|Bird Tour Guide Training & Resource Center Open House|
Thursday Mar. 5th, @ 9:00am
|Birds & Coffee|
Wednesday Mar. 11th, @ 9:00am
|How to be a Good Purple Martin Landlord: A Workshop|
Saturday Mar. 14th, @ 9:00am
|Spring Field Ornithology Course- Lecture 1|
Tuesday Mar. 17th, @ 6:00pm
|Spring Field Ornithology Course- Field Trip|
Saturday Mar. 21st, @ 8:00am
|New Osprey Platform on Lake Loop|
|Written by Ashely Adams|
|Tuesday, 05 November 2013 19:39|
Despite the less than the hospitable weather, things were hopping at the Kellogg Bird Sanctuary on October 19th. Visitors brave enough to laugh in the face of the chill and wet of late autumn may have noticed some work happening on the far side of Wintergreen Lake. A local Eagle Scout, Levi Vandyke, was installing a much anticipated Osprey nest platform. Anybody interested in seeing the finished work is welcome to go on the Lake Loop and check it out. While we’re not planning on seeing too many Ospreys this time of year because Ospreys are now migrating to the southern coast of North America and parts of South America. We will be monitoring for activity come spring time!
Levi with his Osprey Nest Platform.
Ospreys are amazing raptors. Ospreys, also known as sea hawks or fish hawks, feed almost exclusively on fish. As such, they have many unique adaptions that other raptors don’t. They have rounded talons, tiny spikes on their feet, and reversible back toes; all designed for keeping a grip on slippery fish. They have nostrils that close when diving in the water, as well as eyesight good enough to see a fish from over 100 feet above the water. These amazing predators have the second widest distribution of a single species of raptor in the world with populations spanning every continent except Antarctica.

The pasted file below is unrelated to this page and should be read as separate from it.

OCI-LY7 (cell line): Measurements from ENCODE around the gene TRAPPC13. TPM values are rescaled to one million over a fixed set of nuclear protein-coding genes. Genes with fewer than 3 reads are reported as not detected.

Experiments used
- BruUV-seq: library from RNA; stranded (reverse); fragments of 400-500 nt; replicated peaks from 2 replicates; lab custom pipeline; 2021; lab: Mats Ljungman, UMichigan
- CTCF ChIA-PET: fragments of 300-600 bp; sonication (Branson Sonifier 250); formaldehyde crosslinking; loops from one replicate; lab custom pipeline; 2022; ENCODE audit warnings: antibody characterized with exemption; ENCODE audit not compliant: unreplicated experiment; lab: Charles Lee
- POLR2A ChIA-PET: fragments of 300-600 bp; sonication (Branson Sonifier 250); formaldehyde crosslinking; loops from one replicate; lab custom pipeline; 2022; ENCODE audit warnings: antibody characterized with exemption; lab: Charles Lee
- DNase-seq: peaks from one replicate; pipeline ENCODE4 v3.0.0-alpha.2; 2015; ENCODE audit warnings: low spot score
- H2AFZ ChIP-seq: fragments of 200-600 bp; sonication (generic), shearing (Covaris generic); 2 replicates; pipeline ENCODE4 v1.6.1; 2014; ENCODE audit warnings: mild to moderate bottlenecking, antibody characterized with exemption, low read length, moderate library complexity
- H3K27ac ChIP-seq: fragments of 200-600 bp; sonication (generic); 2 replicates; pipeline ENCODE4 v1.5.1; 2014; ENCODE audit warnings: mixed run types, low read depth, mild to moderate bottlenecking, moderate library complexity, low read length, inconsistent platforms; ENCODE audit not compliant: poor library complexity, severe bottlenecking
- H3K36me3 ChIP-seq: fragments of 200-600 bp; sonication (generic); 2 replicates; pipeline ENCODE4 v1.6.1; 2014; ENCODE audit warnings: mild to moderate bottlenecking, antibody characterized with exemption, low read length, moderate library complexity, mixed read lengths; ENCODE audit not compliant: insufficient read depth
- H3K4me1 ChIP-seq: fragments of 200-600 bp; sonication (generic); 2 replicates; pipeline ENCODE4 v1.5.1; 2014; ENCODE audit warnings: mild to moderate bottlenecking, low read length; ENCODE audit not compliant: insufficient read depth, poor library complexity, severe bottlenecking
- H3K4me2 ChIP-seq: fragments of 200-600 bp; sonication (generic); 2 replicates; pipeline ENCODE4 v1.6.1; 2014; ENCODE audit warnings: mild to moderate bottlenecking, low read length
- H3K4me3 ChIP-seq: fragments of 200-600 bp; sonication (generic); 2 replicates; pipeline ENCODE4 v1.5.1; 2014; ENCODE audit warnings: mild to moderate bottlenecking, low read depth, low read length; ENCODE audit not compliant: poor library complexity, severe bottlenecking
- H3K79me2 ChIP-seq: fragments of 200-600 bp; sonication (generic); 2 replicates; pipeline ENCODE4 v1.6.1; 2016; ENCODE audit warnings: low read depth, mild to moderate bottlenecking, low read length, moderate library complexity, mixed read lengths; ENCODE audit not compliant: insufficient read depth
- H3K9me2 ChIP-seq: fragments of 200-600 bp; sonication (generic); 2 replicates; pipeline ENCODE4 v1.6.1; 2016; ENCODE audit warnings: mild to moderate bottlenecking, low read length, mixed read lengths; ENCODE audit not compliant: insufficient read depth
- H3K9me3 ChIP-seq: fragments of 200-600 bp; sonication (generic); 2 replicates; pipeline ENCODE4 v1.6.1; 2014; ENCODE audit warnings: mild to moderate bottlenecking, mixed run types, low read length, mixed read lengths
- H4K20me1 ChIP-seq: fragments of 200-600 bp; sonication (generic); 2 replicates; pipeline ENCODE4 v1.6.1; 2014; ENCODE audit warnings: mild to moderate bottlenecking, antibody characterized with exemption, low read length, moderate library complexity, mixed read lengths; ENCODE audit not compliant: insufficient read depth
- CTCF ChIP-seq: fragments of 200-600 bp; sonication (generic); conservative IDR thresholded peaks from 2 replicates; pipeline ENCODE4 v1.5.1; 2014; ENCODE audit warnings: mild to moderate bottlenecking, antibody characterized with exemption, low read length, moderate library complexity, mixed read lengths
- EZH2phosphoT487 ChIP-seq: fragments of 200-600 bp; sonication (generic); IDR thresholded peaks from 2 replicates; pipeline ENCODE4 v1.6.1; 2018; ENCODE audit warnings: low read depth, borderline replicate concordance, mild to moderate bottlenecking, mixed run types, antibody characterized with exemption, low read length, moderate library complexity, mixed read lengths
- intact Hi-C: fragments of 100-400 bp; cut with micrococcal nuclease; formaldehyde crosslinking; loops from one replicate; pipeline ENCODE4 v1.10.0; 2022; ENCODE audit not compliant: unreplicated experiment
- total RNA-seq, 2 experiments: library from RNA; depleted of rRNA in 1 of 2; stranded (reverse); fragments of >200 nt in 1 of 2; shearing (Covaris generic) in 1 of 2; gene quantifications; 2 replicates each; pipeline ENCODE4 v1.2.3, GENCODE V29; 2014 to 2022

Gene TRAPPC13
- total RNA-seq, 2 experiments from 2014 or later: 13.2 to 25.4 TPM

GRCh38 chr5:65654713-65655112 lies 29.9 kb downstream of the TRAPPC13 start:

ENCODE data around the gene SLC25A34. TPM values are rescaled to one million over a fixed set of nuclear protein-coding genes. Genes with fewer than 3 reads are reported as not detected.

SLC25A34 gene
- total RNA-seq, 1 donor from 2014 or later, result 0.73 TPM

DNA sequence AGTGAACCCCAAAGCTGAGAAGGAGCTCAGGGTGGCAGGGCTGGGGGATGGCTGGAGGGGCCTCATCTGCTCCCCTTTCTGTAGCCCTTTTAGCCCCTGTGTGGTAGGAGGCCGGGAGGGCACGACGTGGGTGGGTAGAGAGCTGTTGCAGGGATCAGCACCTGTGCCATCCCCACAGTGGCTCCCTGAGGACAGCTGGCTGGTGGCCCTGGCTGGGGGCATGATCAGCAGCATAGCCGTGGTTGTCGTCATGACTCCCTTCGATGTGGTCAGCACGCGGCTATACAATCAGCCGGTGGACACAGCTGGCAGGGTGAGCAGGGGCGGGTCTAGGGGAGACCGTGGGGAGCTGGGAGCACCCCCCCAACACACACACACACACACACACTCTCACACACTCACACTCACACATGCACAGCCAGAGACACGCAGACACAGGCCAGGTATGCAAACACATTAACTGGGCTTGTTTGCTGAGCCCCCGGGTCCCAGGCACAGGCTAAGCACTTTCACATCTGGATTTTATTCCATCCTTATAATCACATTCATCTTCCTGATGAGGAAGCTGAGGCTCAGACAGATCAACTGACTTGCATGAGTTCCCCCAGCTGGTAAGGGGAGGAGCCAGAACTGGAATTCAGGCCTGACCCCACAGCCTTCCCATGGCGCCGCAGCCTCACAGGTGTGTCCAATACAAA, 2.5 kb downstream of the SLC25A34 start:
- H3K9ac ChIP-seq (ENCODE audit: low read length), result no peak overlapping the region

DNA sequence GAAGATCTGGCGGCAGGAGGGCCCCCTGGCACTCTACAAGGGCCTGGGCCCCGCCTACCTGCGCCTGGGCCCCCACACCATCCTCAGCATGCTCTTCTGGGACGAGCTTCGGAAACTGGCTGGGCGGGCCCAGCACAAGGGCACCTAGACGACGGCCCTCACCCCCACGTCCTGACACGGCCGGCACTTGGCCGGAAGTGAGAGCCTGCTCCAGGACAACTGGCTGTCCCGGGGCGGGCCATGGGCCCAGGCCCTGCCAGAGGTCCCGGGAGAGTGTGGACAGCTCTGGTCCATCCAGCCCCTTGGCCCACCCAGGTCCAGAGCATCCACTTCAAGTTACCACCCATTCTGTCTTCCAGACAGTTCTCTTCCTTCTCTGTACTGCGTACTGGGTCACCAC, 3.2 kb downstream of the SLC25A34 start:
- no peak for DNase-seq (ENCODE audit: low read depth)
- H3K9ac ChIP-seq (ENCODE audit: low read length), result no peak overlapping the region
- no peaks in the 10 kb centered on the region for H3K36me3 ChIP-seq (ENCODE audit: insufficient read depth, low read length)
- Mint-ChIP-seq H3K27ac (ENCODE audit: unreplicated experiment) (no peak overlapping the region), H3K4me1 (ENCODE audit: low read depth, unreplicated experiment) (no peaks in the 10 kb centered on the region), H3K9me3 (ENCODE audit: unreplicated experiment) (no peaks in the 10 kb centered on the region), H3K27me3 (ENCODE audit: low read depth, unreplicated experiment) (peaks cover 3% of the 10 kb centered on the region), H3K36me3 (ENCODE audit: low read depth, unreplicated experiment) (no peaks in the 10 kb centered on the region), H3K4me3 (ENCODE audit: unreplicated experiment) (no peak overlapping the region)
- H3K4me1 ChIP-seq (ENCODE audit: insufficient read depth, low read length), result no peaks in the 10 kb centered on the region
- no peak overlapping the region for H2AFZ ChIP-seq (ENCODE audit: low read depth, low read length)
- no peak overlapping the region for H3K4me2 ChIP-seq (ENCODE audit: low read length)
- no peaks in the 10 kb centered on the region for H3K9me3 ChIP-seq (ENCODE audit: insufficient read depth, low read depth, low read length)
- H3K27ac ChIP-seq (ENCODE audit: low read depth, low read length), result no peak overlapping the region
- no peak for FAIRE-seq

Ospreys suffered sharp declines in populations during the 1950s-1960s due to the spraying of DDT, but have recovered thanks to bans on DDT pesticide as well as reduced persecution. That doesn’t mean that Ospreys have it easy. They often nest on power lines, creating a precarious situation for the birds and electricity loving people.
The platforms, besides making wonderful substitutes for power lines, are a great way to encourage osprey to nest in the area. They offer a safe area for the birds to nest while keeping predators away.